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The results of the bone-marrow biopsy are on the table in front of the oncologist. ‘Charlotte was born with a rare but extremely dangerous form of leukaemia.Sadly her prospects are not good.’His voice sounds flat, rehearsed. He knows I will remember this conversation for the rest of my life.I have been making a game of it by trying to catch her toes. With adults, if after five years the leukaemia has not returned, we consider them cured. ‘There were times when I thought she could not handle it, that the disease would take a wrong turn.It’s harder to say with babies.’He has never used words like remission or certainty. I do not know if I should be happy, or rather how much happiness I should allow myself to feel. I start to shake so strongly that I hold on to a chair. I’m so proud of her, she really did it her way.’I put Charlotte beside me in the car seat and drive away. I cannot believe that she has healed, that all is well and that one day she will walk on those delicate feet of hers. A year ago, on a hot day like this, I gave birth to a daughter.I watch him as he studies her skin as if he is trying to decipher a mysterious hieroglyphic.‘I must tell you something important,’ I stumble over my words. His name is Sammy.’The doctor glances up then bends over Charlotte. At least he survived until he was eight…there is a blog but we can’t find it again, it’s lost in cyberspace. I am scared that death will be too rough for my butterfly girl. To be left with her still body, which will no longer cling to mine. I count the beads of sweat on the forehead of my child. She reminds us that the people we love can leave us just like that. A child is supposed to hold the promise of a future, making up for the fact that we do not live for ever.We need to find out more about him.’The doctor smiles while examining Charlotte’s delicate feet. It unsettles us that there is still no change in her health. Sometimes she seems worse, when the blue tumours on her body multiply and I find them in new places. But mostly I’m afraid of what comes after that, my empty arms. Now my world has shrivelled to a cocoon in which I hide with her. I know by heart the number of T-cells in her blood. One morning in the hospital, at the end of Charlotte’s checkup, the oncologist puts his hand on my arm and says, ‘I would like to take a new biopsy, from her foot.’ I’m not surprised he wants to know more about the stubborn large nodules on her feet.I duck into the first shop to find shelter and notice I’ve landed in a bookshop. We go to the children’s department where we step over a stuffed toy giraffe. It’s a picture book about a rabbit, a duck and a badger who find their friend, a blackbird, dead in the woods. There is still time.* * * * *In my half sleep I hear Robbert scurrying through the house.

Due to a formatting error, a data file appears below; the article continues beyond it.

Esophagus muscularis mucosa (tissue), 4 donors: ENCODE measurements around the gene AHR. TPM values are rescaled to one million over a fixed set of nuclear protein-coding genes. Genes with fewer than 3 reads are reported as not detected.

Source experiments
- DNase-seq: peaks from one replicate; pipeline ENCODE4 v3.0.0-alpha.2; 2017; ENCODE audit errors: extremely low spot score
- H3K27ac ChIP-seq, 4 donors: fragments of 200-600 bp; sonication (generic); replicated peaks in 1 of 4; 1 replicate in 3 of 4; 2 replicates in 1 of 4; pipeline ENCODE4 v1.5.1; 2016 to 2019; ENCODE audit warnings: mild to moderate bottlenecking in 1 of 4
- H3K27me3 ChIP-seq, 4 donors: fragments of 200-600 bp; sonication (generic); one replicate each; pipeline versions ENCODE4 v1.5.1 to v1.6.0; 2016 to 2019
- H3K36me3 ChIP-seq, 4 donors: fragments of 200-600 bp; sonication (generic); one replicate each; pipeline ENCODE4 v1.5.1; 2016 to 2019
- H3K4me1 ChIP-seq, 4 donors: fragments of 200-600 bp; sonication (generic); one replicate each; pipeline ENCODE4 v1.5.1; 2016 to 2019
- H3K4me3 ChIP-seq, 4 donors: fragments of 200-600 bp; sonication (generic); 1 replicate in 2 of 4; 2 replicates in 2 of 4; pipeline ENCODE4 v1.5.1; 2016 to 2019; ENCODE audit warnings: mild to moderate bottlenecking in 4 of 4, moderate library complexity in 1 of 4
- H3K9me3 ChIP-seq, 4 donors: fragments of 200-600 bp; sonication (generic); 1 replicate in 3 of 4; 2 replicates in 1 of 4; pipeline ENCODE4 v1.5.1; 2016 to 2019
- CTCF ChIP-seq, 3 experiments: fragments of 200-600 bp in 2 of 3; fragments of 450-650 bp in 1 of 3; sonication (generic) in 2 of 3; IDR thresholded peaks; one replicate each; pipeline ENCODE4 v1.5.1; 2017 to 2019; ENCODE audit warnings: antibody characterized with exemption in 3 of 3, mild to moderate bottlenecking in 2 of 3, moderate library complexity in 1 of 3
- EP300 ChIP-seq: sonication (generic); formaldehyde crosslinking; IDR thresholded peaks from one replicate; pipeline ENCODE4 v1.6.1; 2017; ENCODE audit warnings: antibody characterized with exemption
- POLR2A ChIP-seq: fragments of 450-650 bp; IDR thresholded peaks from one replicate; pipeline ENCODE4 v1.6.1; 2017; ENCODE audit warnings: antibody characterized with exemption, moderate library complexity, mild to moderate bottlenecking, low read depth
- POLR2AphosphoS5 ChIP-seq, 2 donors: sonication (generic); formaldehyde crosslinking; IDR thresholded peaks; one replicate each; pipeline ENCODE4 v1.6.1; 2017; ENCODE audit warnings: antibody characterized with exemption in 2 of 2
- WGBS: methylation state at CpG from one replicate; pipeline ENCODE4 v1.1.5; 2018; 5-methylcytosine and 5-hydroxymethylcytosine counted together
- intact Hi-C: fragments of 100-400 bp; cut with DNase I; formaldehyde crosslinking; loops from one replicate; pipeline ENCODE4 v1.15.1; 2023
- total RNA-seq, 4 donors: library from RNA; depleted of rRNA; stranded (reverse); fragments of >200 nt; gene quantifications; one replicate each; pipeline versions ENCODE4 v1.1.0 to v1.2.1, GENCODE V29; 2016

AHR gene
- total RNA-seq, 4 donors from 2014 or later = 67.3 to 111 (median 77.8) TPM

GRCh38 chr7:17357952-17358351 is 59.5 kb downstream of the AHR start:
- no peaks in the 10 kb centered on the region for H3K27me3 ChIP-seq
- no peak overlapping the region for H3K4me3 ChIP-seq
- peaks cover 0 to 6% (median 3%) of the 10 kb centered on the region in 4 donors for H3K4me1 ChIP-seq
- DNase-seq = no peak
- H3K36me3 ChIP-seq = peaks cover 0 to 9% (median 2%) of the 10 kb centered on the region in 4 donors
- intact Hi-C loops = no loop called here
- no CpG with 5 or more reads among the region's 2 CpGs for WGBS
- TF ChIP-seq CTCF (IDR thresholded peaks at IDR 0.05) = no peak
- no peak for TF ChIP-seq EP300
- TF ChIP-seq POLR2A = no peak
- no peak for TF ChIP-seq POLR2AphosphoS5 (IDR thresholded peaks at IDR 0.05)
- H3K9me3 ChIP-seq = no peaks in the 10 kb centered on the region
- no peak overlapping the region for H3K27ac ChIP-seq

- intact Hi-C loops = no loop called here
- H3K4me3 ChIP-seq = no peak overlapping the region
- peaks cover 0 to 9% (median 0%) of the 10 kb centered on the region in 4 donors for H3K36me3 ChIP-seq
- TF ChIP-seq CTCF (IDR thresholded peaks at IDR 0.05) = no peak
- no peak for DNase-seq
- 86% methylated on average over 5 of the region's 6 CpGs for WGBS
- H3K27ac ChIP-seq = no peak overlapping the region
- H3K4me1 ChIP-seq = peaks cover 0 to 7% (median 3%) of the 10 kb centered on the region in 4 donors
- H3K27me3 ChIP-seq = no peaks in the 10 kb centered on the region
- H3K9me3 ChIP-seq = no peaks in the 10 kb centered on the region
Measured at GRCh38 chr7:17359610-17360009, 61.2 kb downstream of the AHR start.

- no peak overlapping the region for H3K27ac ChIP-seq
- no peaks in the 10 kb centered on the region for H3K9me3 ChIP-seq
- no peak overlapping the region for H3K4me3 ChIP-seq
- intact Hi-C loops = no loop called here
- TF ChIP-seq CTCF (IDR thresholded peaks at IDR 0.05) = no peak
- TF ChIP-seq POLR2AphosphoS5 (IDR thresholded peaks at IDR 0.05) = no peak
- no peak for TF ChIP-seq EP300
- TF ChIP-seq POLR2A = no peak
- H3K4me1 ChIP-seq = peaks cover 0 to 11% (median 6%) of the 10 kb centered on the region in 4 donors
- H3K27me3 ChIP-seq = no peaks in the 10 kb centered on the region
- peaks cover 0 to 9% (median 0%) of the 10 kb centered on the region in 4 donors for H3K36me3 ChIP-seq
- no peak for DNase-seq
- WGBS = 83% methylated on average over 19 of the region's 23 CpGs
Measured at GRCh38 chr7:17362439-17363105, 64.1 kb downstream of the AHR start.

Together we stare at the ceiling until her eyes fall shut. Parents always want to do everything for their child, the doctor had said. What all that poison would do to her delicate body? The next morning when I am taking Charlotte for a walk, the sky darkens.
Over the next few days the spots on Charlotte’s pale skin do not disappear; they multiply around her body.
Our doctor does not know what to make of them so he refers us to the hospital for further examination.
She points to a bump on the baby’s back, a soft rosy hill.
She presses it and when she lifts her index finger, the spot turns blue.